Orts Tackles The Trappings Of The Middle Ages With The 'Dance Of The Inclusae.'
By Margaret Regan
AT AN ORTS Theatre of Dance rehearsal last week, three dancers dressed like nuns in dark blue robes hung lifelessly from three separate trapezes.
Annie Bunker, the Orts artistic director and one of the dancers, let out a pathetic scream. Then she and the others jerked to life and flailed helplessly and hopelessly over the bars, enacting a desperate effort to free themselves. A fourth dancer, dressed as a priest, watched their struggles with sympathy. The haunting dance they were practicing, "Dance of the Inclusae and the Holy Mother," will be a centerpiece of the company's annual fall concert at the PCC Center for the Arts this weekend.
Choreographed by Robert Davidson of Seattle, a frequent Orts collaborator whom Bunker likes to call a "trapeze god," the work is based on a bizarre religious practice of the late Middle Ages. Bunker said that women, called "inclusae," were confined to tiny cells, either voluntarily or involuntarily on the orders of a husband or father. Left alone to founder in their own waste, they were supposed to somehow achieve closer union with God.
The piece, set to an original score by Chuck Koesters, marks an innovation in the company's long-term use of trapezes. Usually, the swinging bars inspire great soaring leaps into space and airy metaphors about life and change and infinity. This time, "the trapezes are like our cells, or cages," Bunker said. The work is a fragment of "Meister Eckhart," an evening-long dance by Davidson about a 14th- century mystical German theologian, which Orts expects to stage in its entirety a year from now.
No doubt about it, the "Inclusae" piece is dark and intense, but this weekend's concert, Twelve Years and Soaring, will hardly be monotone. Two works are premieres. "Windways," a collaboration between choreographer Bunker and composer R. Carlos Nakai, was performed as a work in progress last spring. It's a joyful trapeze piece based on the rhythms of nature. Nakai himself will play live at the Saturday evening concert.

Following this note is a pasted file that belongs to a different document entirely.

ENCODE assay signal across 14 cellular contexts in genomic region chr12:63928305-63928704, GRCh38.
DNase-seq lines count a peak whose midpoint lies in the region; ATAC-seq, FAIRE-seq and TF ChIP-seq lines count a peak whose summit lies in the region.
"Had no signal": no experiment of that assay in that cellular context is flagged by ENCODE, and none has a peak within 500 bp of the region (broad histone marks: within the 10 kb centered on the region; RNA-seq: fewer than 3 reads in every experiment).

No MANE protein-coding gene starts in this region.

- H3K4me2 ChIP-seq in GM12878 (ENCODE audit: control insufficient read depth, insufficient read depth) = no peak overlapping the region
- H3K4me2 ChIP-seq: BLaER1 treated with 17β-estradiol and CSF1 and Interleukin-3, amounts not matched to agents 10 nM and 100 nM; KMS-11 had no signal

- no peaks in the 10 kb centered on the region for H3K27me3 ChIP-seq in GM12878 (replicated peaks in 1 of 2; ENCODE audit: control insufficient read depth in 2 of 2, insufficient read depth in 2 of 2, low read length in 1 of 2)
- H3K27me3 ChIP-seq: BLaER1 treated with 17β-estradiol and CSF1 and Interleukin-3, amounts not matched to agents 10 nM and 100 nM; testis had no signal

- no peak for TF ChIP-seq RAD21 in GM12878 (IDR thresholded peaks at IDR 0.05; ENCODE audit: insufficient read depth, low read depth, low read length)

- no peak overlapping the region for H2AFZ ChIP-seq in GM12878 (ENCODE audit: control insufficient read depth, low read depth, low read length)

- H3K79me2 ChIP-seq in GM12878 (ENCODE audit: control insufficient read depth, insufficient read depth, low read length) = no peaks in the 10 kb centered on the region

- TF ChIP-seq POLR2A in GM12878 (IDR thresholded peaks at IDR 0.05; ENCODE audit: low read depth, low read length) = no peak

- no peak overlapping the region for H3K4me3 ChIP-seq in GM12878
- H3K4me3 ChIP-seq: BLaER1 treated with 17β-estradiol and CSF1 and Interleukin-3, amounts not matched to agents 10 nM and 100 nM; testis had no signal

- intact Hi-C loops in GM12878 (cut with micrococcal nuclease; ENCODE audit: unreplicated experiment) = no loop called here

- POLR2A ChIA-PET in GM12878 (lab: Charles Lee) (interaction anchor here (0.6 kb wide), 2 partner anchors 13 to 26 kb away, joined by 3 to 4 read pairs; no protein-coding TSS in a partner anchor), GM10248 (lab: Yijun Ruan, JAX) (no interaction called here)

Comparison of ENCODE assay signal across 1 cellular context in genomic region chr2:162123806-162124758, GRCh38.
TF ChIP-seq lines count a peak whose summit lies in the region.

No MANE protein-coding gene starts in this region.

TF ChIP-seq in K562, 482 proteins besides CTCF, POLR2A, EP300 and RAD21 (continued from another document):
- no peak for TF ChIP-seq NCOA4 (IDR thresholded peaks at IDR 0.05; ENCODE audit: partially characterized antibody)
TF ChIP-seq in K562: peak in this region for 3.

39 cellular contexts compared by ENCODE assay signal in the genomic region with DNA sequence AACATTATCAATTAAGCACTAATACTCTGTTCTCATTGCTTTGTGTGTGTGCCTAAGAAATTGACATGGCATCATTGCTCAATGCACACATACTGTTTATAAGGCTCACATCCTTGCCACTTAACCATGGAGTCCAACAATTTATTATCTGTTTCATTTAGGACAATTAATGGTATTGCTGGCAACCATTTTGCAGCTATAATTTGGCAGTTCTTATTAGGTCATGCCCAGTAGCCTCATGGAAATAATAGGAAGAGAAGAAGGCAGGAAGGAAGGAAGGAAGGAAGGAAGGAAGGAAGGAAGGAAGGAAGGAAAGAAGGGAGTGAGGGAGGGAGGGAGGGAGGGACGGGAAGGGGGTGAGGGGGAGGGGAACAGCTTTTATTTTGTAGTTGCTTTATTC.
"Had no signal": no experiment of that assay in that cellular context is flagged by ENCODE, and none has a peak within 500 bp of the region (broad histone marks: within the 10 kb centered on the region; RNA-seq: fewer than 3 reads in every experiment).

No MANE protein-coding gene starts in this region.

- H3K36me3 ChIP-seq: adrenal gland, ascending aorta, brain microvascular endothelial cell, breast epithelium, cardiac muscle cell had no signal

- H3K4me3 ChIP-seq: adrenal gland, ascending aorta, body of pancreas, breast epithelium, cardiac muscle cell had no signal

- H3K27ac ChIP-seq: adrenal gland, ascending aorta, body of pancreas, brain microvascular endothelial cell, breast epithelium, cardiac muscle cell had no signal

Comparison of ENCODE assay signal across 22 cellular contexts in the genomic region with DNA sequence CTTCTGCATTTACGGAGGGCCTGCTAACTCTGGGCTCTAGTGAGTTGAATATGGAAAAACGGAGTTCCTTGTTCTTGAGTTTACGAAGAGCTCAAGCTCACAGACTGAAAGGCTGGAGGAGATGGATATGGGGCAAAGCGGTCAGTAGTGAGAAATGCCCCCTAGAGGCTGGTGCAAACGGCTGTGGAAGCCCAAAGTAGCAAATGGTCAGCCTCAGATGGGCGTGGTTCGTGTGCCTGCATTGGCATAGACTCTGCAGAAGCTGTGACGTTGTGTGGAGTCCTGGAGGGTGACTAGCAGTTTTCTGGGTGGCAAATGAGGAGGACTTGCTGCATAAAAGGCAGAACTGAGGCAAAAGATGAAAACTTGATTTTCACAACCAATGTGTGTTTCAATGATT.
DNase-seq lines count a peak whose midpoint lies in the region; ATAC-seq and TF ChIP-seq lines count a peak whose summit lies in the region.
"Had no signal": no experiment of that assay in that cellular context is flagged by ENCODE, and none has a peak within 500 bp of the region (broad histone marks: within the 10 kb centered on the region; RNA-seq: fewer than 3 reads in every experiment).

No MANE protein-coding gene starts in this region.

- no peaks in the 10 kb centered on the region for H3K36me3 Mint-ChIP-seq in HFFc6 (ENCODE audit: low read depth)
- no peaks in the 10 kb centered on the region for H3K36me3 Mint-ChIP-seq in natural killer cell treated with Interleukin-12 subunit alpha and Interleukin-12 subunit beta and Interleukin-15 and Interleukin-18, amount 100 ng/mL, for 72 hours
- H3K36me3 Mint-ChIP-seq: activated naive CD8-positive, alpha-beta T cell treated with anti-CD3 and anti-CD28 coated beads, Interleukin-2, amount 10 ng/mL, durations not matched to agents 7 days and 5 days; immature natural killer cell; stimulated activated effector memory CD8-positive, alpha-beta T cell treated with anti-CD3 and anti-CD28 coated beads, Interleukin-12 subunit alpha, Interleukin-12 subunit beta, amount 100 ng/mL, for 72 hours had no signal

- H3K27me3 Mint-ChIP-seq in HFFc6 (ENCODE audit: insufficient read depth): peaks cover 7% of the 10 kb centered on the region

" 'Windways' has been a really nice project," Bunker said. "It's our fourth major collaboration (with Nakai)."
The other premiere in the concert, "My Better Half," is a jazzy, dancey work for seven, choreographed by company dancer Beth Bauman, and performed to the music of Bobby McFerrin.
Mary Putterman will dance her solo work, "Mingus," a celebration of the '50s beats, set to a piece by Charles Mingus. Like "Inclusae," it's not a new work, but both are new for Tucsonans. The company will give two 1994 works by Bunker reprise performances. "Widows," co-choreographed by Putterman, danced to the music of Prokofiev, is a comic work for four dancers; and "Mercurial Origins" is a duet to music composed for the work by Steve Roach.
Orts represents just one of the dance options this weekend. Another local troupe, Zenith Dance Collective, presents one show only of Dialogues, by its Body Prints Theatre. More rarely seen than Orts, Zenith will do a performance of dance and music improvisation, curated by Eva Tessler. Five dancers, including Greg Colburn and Jon McNamara, and three musicians will perform.
Southwest Dance also brings in two big, splashy traveling shows by the Queensland Ballet of Australia, touring in the U.S. for the first time. Thursday night, Queensland will do a ballet version of Pirates of Penzance by Gilbert and Sullivan. Friday, the company will return with a ballet interpretation of Shakespeare's Midsummer Night's Dream and the Arabian Nights tale of Scheherazade.
Orts Theatre of Dance presents Twelve Years and Soaring at 8 p.m. Friday and Saturday at the PCC Center for the Arts Proscenium Theatre, 2202 W. Anklam Road. Tickets are $8 in advance at Bentley's and Silverbell Trading. Tickets at the door are $10. Children 15 and under, accompanied by an adult, get in free. Call 624-3799 for reservations. Get a $2 discount by reserving through e-mail at email@example.com. Zenith Dance Collective presents Dialogues at 8 p.m. Thursday, October 17, in the Cabaret Theatre of the Temple of Music and Art, 330 S. Scott Ave. Tickets are $6, available at the door only. The Queensland Ballet of Australia performs at 8 p.m. Thursday and Friday, October 17 and 18, at the TCC Music Hall, 260 S. Church Ave. Tickets are $16, $20 and $24, with a $3 discount for seniors and half-price tickets for students and children. Call 791-4266 for reservations and information.
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